Hijab row: How the largest national minority is being pushed to periphery

Hijab row: How the largest national minority is being pushed to periphery

Protests in support of the right of Muslim women to wear Hijab (read head scarf) in government-run educational institutions have been growing by the day. Before the revelation of the holy Quran, wearing Hijab by women was a socio-cultural practice, which Islam appropriated and advocated. I think the practice of wearing Hijab by Muslim women falls in a grey area of debate, which can’t be decided through a binary lens.
Islamic theology is divided on the issue of whether wearing Hijab constitutes essential practice or not. In India, Muslim women have been wearing Hijab for centuries. With the advent of western culture in India, some Muslim women have renounced this practice. In Indian Muslim society, stereotypes are associated with the wearing of Hijab. You may find people around defining repressive thinking and progressive thinking on the basis of Hijab, but I don’t subscribe to this opinion. There is also a section of society which considers wearing Hijab as an obstacle to women empowerment. But there is a lot of evidence which refutes that claim.
The Constitution of India guarantees and protects the essential practices of each religion under Article 25. However, fundamental rights are not absolute, i.e., they are subject to reasonable restrictions and hence Article 25 also restricts essential practices on the grounds of public order, health and morality. If a sizeable population of Muslim society considers Hijab as an essential practice, then the courts should take it into consideration using the ‘Doctrine of Essentiality’.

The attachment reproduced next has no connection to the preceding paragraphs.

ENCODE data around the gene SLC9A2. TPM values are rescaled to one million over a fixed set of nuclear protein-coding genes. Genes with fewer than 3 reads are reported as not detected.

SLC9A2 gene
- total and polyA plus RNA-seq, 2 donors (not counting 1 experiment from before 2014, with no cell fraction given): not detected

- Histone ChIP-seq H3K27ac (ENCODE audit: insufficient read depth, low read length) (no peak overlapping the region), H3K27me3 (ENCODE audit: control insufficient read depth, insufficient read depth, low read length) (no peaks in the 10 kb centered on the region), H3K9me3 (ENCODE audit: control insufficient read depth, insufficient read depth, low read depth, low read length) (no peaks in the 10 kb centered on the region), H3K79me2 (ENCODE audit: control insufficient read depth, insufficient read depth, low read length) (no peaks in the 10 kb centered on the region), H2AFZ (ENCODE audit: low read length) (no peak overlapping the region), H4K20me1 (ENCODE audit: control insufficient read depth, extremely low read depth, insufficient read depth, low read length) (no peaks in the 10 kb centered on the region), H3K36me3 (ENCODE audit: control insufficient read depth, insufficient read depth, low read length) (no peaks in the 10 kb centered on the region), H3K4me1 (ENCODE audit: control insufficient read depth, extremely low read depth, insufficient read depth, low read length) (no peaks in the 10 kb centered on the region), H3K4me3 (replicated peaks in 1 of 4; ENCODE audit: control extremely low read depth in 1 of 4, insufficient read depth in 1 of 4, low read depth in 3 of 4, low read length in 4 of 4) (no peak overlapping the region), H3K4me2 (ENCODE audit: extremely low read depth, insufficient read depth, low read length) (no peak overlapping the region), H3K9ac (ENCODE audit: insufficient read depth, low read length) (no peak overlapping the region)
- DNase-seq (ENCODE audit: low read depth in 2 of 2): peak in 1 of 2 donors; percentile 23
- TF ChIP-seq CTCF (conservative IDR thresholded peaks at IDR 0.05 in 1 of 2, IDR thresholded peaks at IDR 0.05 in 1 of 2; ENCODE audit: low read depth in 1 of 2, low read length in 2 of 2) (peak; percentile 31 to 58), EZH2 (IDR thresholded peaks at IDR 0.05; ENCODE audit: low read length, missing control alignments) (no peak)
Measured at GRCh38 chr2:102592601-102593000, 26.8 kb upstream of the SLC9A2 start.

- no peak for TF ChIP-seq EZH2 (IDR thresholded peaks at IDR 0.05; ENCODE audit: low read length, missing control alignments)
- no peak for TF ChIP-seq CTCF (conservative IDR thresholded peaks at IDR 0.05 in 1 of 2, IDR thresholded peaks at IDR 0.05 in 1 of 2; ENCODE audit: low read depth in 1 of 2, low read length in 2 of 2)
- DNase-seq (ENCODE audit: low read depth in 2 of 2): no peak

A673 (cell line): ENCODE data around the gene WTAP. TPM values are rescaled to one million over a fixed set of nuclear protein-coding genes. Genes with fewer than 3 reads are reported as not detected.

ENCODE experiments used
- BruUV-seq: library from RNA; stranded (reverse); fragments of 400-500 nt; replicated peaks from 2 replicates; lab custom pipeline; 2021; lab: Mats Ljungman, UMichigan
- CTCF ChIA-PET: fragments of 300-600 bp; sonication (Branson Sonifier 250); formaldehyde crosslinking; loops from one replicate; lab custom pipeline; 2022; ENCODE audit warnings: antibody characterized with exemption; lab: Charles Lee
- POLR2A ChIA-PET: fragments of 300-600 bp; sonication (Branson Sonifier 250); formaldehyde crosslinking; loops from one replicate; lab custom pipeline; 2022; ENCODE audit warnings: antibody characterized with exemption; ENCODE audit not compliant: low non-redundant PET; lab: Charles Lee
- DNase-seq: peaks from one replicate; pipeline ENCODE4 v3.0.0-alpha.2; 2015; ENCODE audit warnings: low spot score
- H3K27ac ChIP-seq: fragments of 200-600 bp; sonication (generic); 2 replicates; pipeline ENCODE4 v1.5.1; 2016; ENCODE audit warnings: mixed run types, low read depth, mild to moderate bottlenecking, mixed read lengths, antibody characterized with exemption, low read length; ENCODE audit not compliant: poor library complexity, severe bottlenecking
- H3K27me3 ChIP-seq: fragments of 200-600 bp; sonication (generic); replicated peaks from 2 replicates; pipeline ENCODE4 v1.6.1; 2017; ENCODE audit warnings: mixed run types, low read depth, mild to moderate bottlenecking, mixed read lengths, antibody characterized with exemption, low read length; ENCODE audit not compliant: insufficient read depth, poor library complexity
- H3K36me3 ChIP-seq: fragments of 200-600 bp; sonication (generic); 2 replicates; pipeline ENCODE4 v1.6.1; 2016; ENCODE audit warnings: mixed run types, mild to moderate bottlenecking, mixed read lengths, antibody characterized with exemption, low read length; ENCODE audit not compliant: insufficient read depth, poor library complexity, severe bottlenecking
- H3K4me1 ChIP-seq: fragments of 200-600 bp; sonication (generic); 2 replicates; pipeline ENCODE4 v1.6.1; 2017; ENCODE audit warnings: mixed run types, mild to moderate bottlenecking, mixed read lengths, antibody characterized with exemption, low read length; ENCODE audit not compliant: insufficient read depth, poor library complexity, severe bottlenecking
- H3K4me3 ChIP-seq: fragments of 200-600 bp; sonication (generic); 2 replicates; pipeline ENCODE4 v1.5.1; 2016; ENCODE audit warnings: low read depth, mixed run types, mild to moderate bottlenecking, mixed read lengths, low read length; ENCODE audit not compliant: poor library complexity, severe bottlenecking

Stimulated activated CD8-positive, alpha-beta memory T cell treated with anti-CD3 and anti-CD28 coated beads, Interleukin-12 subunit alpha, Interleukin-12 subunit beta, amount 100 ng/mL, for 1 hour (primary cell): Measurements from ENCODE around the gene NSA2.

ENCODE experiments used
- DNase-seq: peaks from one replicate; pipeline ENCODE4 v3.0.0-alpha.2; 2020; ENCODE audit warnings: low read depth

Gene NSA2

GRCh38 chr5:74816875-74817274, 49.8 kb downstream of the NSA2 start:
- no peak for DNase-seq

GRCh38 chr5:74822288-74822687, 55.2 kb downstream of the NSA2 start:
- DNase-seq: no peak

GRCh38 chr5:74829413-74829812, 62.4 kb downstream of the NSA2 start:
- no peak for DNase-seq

If you have no objection with the turban of a Sikh, tilak of a Hindu, etc, then why are you making a mountain out of a molehill when it comes to the Hijab? The southern state of Karnataka is ruled by a right wing Hindu party. It has always been trying to impose its culture and diktat on others, especially people belonging to non-Indic religions. I see the issue of Hijab in coastal Karnataka less in terms of violating the norms of dress code in educational institutes and more in terms of political propaganda orchestrated by the Sangh parivar. We must not forget the chain of events in which one particular community was targeted, with Sulli Deals (2021) and Bulli Deals (2022), which put outspoken and prominent Muslim women who are not subscribing to the Sangh’s ideology on online auction. There were genocidal calls at different ‘Dharm Sansads’ asking Hindus to arm themselves to commit the holocaust of Muslims. And now a hijab row.
The deliberate silence of leaders holding constitutional and responsible positions in the government who failed to condemn all this added more fuel to the furry and provided legitimacy to it. The BJP will use every means at its disposal to get political mileage out of these issues. These incidents analysed in their totality expose the hollow claims of Beti Bachao and Beti Padhao.
People also need to ask why it happened only in BJP-ruled Karnataka and not in the whole southern region. The Sangh and its allies are on a mission to take this hate propaganda to the southern states and polarise the communities. Southern states are known for their fraternity and communal harmony. The Uniform Civil Code debate has been brought back. If the present regime drafts it, it will be much less a uniform civil code and more of a saffronised civil code.
To conclude, I would say no community should succumb to the pressure of the majority community. Muslims need not to assimilate with the majority culture and practice. It reminds me of a famous quote of Hannah Arendt: “If one is attacked as a Jew, one must defend oneself as a Jew. Not as a German, not as a world-citizen, not as an upholder of the Rights of Man”.

—The writer is a former student at Department of Politics and Governance, Central University of Kashmir. [email protected]

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